Desert lavender

Hyptis emoryi


Desert lavender is a tough woody shrub that is native to desert habitats throughout the Southwest and Baja California. It grows best along seasonal washes where it benefits from seasonal rainfall and runoff; it sheds leaves and becomes sparse during hot and dry summer conditions. When the desert lavender is grown in gardens and landscapes, it can reach 10-12 ft. tall and as wide, providing attractive gray-green aromatic foliage color throughout the year. Clusters of purple-blue flowers occur in spring for a pleasing display of color.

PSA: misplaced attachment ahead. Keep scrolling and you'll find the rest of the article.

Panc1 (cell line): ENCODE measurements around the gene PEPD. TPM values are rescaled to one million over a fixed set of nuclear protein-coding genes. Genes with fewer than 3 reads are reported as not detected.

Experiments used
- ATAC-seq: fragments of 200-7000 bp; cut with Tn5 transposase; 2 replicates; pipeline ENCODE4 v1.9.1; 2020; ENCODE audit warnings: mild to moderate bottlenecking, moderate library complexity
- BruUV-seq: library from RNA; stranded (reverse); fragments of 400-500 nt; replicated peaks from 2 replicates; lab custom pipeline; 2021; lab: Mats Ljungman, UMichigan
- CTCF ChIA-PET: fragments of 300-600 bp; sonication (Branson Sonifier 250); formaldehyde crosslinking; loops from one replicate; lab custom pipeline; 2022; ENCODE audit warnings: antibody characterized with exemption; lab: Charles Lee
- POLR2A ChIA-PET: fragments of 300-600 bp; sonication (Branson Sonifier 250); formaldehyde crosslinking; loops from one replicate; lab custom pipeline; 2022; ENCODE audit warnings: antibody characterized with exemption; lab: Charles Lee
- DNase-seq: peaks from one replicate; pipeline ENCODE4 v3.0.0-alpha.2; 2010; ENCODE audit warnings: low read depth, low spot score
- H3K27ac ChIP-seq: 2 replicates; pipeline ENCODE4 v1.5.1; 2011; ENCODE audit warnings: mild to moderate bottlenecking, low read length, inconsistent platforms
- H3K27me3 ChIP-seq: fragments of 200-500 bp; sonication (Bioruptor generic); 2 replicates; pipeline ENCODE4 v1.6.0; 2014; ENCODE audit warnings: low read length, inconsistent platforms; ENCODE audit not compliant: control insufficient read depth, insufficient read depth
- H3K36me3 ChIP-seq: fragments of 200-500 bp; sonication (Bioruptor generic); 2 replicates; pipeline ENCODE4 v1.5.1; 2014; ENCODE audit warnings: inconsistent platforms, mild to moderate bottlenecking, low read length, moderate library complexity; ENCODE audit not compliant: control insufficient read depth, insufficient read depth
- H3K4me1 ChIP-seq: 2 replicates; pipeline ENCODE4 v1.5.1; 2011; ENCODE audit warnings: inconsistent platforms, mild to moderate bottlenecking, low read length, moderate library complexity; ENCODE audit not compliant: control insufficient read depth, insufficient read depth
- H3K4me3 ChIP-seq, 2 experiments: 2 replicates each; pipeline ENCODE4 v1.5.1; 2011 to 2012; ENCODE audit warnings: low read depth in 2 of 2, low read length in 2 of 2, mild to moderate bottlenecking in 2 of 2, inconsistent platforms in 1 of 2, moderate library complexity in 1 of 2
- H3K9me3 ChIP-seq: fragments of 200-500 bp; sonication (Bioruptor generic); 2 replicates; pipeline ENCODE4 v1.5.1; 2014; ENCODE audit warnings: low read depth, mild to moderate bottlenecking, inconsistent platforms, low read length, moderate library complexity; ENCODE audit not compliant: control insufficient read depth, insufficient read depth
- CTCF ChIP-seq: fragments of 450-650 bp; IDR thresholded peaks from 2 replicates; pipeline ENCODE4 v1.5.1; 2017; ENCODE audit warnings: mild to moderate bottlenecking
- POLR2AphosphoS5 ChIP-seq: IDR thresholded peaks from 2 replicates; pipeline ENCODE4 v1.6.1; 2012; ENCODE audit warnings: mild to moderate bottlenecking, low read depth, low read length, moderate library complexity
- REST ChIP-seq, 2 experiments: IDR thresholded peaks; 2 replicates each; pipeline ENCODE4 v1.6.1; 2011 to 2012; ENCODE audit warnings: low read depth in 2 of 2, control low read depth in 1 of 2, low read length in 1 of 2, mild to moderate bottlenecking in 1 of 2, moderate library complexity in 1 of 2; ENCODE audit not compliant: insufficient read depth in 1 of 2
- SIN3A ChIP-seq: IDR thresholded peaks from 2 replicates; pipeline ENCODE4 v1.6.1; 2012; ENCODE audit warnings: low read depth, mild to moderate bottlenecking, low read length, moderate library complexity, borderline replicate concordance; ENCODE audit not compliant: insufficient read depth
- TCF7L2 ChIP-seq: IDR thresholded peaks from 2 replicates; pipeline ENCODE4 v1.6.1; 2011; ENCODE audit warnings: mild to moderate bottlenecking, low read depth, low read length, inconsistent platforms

Desert lavender is well suited as a background plant in Southwestern style gardens in combination with palo verde trees, desert encelia, chuparosa and Texas rangers. It adds to the wildlife value of such plantings as well as harmonizes with other plants with pale green foliage color. It can be pruned to grow as a small tree or accent shrub with an attractive branching habit.

Plant Type: Shrub
Foliage Character: Drought deciduous
Habit: Upright, Open, Low-branching
Growth Rate: Fast
Foliage Color: Silvery white, Gray green
Flower Color: Lavender
Flower Season: Spring
Soil Adaptations: Well-draining soil
Exposure Adaptations: Heat, Drought, Aridity, All day sun
Function: Wildlife value, Screening, Foliage accent plant, California native, Background plant, Fragrant foliage, Attracts butterflies